So, what does a day in the life of a cartoonist look like? Not full of laughter as you might imagine. Or at least going by how Ogon’s days go. First, he says you have to read a lot, talk and listen to a lot of people and always do research. In short, you have to be well updated and informed about events happening around you and the rest of the world. Reading and researching are then followed by conceptualizing an idea and turning that concept into a sketch and drawing. Then there is the coloring and editing of the sketches. All these processes, he says take a significant amount of time.  “Some people think you just sit there and draw. Yet it is time-consuming—you have to read. If you don’t read, you will be exposed by the readers,” Ogon notes.

Ogon also prefers to draw most of his sketches in the night when the rest of the world is quiet and asleep. “I develop most of my concepts and do the sketches at night when I am alone and that’s when I can concentrate. During the day, I’m just finalizing the drawings, reading and looking at feedback from the readers.”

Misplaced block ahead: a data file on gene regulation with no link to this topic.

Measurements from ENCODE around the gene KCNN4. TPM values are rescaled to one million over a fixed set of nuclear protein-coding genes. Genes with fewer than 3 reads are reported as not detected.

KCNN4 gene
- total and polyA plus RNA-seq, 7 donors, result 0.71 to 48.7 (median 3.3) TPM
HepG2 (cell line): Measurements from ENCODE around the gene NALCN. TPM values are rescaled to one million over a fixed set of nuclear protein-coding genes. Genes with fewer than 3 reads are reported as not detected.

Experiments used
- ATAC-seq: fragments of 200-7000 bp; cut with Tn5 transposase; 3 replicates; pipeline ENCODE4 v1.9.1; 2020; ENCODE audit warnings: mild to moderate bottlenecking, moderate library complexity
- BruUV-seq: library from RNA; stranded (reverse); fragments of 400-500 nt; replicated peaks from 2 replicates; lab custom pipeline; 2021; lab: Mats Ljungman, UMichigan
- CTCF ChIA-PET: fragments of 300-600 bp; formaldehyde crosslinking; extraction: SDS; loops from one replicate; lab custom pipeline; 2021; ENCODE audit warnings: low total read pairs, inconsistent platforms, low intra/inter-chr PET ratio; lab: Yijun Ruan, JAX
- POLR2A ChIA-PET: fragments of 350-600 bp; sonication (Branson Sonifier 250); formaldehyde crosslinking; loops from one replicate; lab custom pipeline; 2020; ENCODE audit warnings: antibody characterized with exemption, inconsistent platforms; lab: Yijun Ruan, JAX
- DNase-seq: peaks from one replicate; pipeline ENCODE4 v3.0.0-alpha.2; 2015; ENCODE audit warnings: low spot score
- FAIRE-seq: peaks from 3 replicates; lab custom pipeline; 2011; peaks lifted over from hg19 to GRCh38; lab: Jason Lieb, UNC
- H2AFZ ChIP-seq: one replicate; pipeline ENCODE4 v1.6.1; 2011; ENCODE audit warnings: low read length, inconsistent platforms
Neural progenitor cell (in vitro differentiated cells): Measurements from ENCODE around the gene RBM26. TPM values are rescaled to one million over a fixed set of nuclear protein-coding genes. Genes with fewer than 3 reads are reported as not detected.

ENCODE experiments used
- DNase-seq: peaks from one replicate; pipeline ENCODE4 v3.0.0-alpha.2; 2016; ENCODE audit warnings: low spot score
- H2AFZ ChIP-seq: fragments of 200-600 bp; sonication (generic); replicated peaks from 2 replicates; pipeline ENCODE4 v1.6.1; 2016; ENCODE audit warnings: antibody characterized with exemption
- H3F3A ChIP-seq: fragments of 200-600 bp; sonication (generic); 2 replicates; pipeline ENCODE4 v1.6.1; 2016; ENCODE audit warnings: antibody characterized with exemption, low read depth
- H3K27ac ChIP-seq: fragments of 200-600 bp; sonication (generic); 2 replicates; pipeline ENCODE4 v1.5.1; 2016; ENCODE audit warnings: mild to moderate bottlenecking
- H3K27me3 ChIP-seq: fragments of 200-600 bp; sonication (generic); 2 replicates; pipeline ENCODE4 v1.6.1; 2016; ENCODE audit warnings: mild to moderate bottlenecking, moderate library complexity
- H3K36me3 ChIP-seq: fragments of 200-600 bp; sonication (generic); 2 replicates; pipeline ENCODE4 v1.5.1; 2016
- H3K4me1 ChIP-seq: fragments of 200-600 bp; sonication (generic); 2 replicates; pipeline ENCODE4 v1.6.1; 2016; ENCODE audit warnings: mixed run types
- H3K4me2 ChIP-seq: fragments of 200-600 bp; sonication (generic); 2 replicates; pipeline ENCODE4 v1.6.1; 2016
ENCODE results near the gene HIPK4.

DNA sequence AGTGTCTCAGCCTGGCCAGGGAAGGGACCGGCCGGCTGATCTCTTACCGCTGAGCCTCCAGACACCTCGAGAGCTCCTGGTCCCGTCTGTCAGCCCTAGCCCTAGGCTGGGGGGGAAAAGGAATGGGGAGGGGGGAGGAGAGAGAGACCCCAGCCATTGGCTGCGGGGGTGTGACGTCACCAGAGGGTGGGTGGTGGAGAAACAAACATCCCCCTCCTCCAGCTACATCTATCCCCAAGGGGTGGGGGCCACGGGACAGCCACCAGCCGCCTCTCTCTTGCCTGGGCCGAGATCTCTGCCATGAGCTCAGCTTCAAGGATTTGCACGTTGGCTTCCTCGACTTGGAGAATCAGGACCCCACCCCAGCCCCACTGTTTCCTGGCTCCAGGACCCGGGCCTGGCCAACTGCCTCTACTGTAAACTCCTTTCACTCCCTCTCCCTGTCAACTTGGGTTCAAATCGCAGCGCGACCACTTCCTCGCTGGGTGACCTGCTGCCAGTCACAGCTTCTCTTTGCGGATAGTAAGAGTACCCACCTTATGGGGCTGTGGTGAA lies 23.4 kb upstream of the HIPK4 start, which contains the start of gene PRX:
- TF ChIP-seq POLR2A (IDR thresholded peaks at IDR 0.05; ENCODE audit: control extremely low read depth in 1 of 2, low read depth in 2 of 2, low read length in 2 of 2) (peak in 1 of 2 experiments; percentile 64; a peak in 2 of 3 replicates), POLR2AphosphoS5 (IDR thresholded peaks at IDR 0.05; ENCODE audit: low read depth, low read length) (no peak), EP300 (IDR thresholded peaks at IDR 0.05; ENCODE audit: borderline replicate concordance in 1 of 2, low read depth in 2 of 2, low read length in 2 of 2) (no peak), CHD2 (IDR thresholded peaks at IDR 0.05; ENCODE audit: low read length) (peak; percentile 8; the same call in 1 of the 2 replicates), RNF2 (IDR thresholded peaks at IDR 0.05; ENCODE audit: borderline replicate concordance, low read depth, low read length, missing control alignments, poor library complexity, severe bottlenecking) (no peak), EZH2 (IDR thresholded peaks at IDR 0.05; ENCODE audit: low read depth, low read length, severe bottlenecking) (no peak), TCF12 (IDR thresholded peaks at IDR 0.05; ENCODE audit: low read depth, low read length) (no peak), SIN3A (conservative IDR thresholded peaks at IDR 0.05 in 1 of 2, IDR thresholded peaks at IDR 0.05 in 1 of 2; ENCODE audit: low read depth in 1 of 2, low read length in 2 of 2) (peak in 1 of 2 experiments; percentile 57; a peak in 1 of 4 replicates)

His most caricatured public figure? President Museveni, says Ogon without hesitation. Because he is the president, but he is also easy to draw, he adds. But come the next Parliament, Ogon is looking forward to drawing cartoons of Mohammed Ssegirinya, an incoming legislator.

Outside his own drawings, Ogon also takes time to religiously follow what other African creatives are doing, especially those whose work he has grown up consuming and admiring. Cartoonists such as James Gayo, Snoggie, Ras, Gado, and Zapiro are the ones he draws the most inspiration from. But his all-time favorite is the South African, Jonathan Shapiro, known by the pen name Zapiro who has won hearts and minds across the continent with his no-holds-barred caricatures.

“Zapiro is brutal, highly knowledgeable, consistent, humorous, and a fantastic artist. Every cartoon he draws is thought-provoking and often requires careful study. I learn from him every day and he is a great ambassador for freedom of expression,” Ogon says. 

All photos courtesy of Chris Ogon Atukwasize